Whether you are making an outright gift or a planned gift, Stanford welcomes many types of assets, including cash, publicly traded securities, non-publicly traded assets, real estate, retirement plans, life insurance policies, and other possibilities.
Assets to give
A gift of cash can be a simple way to provide an outright gift, make a bequest, or establish a life income gift, such as a charitable gift annuity, a charitable remainder annuity trust, or a charitable remainder unitrust. Cash gifts may allow you to use more of the charitable income tax deduction in any given year than gifts made with other types of assets.
Publicly traded securities can be used to make an outright charitable gift. If you give appreciated securities that you have held longer than one year, you are entitled to a charitable deduction from your income tax for the full fair market value of the securities. You also may be able to defer or completely avoid capital gains tax on the securities, depending on the type of gift. Publicly traded securities can also be given to Stanford to establish a life income gift or through one’s estate.
Publicly traded securities may be transferred electronically from a brokerage account to Stanford. Please consult information on appreciated securities transfers here. To ensure that your gift is properly credited, if your gift is to establish or add to a life income gift, please contact us before you make the gift.
Real estate can be given outright, through an estate, or to fund some life income gifts such as the charitable remainder unitrust. Another option is to give Stanford a remainder interest in your home while retaining the right to live in it for the rest of your life. You receive a current income tax charitable deduction for a portion of the property’s value.
Giving from your retirement plan as part of your estate plan
A retirement plan can be a tax-efficient and simple way of including the university in your estate plan. The best method is to name Stanford as a primary or secondary beneficiary on your plan’s beneficiary designation form. The tax advantage stems from the fact that most retirement plans are subject to income taxes—and possibly estate taxes—if left to an individual beneficiary; however, a charity that is named as the beneficiary does not pay income or estate taxes on the distribution. To learn more, please visit our IRA and Other Retirement Plan Gifts page or contact the Office of Planned Giving.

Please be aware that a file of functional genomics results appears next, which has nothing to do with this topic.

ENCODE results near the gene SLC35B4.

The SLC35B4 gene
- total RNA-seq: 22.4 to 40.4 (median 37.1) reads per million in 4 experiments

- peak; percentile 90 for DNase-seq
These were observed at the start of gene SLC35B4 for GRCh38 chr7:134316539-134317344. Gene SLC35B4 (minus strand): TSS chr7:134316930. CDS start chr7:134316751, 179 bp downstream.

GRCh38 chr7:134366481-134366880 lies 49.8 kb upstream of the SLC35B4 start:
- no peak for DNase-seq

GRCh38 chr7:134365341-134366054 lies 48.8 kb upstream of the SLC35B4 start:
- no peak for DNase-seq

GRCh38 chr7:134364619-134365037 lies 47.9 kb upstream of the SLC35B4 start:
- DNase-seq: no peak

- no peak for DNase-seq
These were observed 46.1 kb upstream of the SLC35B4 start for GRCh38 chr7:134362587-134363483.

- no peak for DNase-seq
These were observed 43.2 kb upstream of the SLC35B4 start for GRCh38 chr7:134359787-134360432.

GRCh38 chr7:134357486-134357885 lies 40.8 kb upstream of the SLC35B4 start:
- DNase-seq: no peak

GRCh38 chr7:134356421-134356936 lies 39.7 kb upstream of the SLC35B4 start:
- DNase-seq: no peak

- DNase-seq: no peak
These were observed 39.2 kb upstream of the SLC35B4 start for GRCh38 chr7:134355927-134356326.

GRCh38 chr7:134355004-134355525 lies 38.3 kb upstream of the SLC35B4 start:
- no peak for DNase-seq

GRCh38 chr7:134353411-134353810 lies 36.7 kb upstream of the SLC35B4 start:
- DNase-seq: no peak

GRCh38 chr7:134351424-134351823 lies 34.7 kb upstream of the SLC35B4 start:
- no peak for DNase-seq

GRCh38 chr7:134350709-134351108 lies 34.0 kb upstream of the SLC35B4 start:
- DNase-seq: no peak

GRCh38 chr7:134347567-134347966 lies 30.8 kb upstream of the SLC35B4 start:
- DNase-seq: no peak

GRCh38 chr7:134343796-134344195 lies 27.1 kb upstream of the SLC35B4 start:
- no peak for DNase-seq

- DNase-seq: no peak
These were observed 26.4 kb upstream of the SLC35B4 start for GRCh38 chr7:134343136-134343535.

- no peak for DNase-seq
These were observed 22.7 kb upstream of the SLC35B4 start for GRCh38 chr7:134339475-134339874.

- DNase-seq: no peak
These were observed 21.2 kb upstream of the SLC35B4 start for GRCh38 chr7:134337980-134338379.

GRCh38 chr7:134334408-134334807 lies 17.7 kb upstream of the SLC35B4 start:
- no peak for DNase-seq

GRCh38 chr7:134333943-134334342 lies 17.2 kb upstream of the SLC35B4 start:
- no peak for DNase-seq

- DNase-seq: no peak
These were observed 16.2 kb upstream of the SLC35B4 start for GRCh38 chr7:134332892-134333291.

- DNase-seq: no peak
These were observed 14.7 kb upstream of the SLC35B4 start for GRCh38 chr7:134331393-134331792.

Giving currently from your IRA
You can make Stanford the beneficiary of a life insurance policy, and your estate will receive a charitable deduction from estate taxes for that gift. You may also, under certain circumstances during your lifetime, make Stanford University the owner of a life insurance policy on your life, and receive an income tax charitable deduction for a portion of the face value of that policy.
Stanford welcomes gifts of many kinds of personal property that may be used in the mission of the university. The Office of Planned Giving staff will be happy to help determine whether the university can accept a specific gift.
The university also welcomes gifts of many other kinds of investment assets, including closely held stock and partnerships. Planned Giving staff will be happy to help determine whether the university can accept any offered gift.
For more information, please contact us.
(800) 227-8977, ext. 54358 (toll free; U.S. only)
(650) 723-6570 (fax)
Frances C. Arrillaga Alumni Center
c/o Office of Planned Giving
326 Galvez Street
Stanford, CA 94305-6105
Good Counsel: Benefits of donating appreciated assets
When the time has come to sell an appreciated asset, such as stock or real estate, capital gains taxes can be a real concern.
A gift helps pay for retirement
After 40 years in their Palo Alto home, Steve and Karen Ross decided it was time to move on. They used an interest in the house to establish a charitable remainder unitrust, which gives them income payments for life.
Good Counsel: The benefits of a gift of real estate
Many Stanford alumni and friends choose to use appreciated assets to make charitable gifts and avoid capital gains taxes.